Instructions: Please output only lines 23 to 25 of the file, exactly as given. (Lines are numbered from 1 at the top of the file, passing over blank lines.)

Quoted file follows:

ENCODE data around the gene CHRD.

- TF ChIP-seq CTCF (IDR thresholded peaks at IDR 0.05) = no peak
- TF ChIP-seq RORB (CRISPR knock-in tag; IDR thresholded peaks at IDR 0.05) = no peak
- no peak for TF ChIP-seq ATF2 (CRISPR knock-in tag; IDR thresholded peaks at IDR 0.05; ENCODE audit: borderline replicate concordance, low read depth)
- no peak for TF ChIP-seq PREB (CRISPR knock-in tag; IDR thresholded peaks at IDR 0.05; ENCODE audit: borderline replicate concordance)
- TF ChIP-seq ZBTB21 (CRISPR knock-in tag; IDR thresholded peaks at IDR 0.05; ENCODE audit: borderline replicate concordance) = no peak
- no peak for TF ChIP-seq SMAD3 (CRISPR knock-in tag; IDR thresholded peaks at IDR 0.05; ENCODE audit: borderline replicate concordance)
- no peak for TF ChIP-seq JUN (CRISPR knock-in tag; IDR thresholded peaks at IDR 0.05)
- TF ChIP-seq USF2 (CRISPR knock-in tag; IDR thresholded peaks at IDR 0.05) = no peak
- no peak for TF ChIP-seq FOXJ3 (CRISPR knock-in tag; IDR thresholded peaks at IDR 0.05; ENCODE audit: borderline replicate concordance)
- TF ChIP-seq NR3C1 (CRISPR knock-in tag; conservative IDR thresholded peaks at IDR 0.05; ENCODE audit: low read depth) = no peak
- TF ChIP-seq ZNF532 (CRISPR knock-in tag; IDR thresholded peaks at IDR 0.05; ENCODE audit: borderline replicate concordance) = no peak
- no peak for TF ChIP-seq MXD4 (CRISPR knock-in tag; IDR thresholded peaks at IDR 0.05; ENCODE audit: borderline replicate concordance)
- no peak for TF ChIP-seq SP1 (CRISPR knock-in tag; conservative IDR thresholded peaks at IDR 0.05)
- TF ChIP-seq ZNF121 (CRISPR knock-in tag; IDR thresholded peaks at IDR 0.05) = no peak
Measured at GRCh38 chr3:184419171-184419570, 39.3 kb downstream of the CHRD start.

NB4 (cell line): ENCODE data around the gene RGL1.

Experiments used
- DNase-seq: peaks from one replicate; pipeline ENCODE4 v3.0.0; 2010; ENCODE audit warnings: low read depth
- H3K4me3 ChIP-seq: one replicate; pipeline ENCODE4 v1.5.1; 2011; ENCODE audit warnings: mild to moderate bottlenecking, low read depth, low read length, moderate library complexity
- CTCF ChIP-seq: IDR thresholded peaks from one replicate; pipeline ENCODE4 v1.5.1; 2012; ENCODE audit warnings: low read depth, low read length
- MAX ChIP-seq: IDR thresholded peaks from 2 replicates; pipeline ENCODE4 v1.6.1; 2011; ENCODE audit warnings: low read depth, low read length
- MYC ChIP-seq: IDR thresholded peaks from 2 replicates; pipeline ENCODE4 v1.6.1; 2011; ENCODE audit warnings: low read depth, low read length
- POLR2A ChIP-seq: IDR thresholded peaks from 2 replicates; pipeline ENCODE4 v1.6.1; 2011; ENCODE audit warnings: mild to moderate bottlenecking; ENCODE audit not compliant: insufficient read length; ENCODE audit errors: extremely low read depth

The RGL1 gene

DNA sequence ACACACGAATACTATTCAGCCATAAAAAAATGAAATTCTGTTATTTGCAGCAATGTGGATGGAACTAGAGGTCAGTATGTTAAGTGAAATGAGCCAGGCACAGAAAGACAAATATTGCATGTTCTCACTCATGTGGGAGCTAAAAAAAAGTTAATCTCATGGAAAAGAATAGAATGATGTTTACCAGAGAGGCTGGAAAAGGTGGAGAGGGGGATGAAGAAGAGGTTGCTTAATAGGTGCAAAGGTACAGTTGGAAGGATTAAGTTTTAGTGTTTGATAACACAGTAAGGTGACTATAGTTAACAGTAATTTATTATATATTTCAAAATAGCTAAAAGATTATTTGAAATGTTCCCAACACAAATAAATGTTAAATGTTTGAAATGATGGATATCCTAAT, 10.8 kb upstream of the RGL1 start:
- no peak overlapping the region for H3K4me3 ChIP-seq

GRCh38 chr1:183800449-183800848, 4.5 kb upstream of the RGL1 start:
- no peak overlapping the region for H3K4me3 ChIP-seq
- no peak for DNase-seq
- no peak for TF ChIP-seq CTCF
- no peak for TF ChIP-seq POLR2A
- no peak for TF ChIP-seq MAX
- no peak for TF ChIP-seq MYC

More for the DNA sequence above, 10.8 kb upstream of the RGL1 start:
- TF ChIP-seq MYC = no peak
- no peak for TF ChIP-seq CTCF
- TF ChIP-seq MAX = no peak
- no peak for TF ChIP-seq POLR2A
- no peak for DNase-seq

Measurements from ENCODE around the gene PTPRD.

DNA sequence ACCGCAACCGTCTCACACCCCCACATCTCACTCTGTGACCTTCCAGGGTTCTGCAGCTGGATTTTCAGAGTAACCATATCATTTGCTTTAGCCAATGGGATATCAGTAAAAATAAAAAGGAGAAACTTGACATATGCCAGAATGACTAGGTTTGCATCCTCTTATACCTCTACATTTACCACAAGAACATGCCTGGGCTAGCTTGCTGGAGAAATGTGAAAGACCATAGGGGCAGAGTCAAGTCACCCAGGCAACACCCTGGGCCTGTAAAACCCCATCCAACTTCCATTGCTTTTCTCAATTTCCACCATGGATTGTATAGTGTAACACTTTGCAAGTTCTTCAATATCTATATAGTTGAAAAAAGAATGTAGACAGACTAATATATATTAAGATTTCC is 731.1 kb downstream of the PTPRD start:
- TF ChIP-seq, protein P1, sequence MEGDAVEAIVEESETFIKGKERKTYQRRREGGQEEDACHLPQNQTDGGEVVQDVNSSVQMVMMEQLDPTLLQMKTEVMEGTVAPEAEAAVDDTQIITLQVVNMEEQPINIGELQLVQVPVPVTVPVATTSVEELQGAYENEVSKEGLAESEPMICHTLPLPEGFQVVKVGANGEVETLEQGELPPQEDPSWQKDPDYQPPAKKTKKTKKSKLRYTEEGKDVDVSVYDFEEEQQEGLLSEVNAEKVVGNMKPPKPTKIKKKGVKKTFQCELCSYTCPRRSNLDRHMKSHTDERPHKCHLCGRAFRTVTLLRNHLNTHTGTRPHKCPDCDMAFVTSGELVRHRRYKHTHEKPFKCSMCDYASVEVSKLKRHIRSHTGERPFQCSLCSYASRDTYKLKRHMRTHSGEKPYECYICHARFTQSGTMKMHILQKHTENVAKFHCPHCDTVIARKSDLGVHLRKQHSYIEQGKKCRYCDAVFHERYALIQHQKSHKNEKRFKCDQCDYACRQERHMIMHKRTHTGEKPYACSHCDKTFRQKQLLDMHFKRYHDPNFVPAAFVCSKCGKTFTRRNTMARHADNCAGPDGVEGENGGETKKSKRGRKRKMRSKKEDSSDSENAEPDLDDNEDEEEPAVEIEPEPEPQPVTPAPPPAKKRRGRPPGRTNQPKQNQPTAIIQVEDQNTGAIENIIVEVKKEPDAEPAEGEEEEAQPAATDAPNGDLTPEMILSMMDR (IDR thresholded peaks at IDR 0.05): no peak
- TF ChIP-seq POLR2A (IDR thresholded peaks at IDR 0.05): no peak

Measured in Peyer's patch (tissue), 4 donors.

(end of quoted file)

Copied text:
- MYC ChIP-seq: IDR thresholded peaks from 2 replicates; pipeline ENCODE4 v1.6.1; 2011; ENCODE audit warnings: low read depth, low read length
- POLR2A ChIP-seq: IDR thresholded peaks from 2 replicates; pipeline ENCODE4 v1.6.1; 2011; ENCODE audit warnings: mild to moderate bottlenecking; ENCODE audit not compliant: insufficient read length; ENCODE audit errors: extremely low read depth

The RGL1 gene